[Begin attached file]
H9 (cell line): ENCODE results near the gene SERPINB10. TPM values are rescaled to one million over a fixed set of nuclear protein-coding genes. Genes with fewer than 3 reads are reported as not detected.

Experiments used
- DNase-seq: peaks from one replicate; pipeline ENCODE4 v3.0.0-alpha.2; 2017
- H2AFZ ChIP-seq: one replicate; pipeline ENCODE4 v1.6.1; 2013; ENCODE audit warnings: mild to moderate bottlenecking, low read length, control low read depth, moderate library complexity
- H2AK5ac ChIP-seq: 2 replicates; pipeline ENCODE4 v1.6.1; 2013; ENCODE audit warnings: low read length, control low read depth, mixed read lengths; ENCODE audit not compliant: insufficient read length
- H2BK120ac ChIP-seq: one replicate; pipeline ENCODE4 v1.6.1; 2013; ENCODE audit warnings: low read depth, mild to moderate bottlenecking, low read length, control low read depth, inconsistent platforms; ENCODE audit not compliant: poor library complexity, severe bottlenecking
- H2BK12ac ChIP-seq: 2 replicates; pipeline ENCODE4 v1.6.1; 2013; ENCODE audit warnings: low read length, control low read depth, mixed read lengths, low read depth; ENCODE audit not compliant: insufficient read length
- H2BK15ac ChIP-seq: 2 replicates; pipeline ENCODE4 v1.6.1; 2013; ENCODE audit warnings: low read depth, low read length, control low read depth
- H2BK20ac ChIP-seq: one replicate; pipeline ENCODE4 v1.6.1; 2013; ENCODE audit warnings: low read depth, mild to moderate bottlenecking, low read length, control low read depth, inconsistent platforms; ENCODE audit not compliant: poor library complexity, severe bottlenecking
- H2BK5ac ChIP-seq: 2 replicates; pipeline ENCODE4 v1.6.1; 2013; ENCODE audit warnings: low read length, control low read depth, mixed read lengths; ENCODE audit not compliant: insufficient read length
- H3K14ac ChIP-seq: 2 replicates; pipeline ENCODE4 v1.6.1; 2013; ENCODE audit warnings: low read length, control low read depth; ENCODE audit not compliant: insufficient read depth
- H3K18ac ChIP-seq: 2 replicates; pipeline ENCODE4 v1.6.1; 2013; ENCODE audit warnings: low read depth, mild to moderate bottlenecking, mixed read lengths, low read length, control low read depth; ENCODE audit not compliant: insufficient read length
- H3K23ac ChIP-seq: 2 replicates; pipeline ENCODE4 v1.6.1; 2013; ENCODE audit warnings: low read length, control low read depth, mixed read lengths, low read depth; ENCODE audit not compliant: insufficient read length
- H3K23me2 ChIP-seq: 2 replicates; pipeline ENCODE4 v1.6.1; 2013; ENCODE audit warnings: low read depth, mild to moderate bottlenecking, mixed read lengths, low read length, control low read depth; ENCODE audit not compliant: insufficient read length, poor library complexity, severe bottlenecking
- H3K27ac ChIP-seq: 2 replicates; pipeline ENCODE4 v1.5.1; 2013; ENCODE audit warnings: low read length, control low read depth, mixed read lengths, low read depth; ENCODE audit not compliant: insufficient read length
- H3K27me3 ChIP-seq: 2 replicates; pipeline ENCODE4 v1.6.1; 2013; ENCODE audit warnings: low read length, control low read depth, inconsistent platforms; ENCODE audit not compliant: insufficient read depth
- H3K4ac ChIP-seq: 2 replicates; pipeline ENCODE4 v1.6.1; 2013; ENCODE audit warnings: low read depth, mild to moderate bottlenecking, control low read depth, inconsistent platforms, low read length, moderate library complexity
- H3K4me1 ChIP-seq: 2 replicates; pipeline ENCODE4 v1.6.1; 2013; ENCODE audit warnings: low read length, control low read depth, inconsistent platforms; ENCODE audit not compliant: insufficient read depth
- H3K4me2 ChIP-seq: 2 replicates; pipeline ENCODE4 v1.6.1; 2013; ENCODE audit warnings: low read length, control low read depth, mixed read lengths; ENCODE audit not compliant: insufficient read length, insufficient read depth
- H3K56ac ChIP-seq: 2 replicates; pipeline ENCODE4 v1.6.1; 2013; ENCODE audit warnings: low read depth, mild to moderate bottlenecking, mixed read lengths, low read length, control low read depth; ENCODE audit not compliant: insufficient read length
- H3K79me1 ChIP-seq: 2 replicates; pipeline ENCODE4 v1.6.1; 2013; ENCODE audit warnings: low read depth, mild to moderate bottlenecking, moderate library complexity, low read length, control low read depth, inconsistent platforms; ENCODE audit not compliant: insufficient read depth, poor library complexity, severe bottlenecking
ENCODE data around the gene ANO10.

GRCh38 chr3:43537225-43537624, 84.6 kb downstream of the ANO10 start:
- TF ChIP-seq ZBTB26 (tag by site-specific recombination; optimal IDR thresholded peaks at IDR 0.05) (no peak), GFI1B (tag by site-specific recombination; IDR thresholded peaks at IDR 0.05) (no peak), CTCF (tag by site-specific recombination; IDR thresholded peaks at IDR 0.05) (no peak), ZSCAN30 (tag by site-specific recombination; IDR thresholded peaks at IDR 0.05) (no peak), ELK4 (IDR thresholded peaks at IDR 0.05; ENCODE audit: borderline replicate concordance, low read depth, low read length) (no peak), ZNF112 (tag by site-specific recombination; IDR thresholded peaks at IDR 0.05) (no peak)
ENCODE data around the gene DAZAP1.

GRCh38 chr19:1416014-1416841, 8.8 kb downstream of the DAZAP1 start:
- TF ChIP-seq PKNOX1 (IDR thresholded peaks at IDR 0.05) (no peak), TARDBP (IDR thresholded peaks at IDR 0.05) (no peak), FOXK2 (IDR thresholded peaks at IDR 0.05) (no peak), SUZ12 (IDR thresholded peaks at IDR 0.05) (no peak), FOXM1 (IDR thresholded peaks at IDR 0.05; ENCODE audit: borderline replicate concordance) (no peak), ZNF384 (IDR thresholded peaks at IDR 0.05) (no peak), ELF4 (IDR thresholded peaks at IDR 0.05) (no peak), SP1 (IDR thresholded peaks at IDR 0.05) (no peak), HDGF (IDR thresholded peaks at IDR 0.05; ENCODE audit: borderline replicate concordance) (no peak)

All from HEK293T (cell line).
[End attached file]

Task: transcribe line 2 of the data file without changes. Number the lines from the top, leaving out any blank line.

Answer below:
Experiments used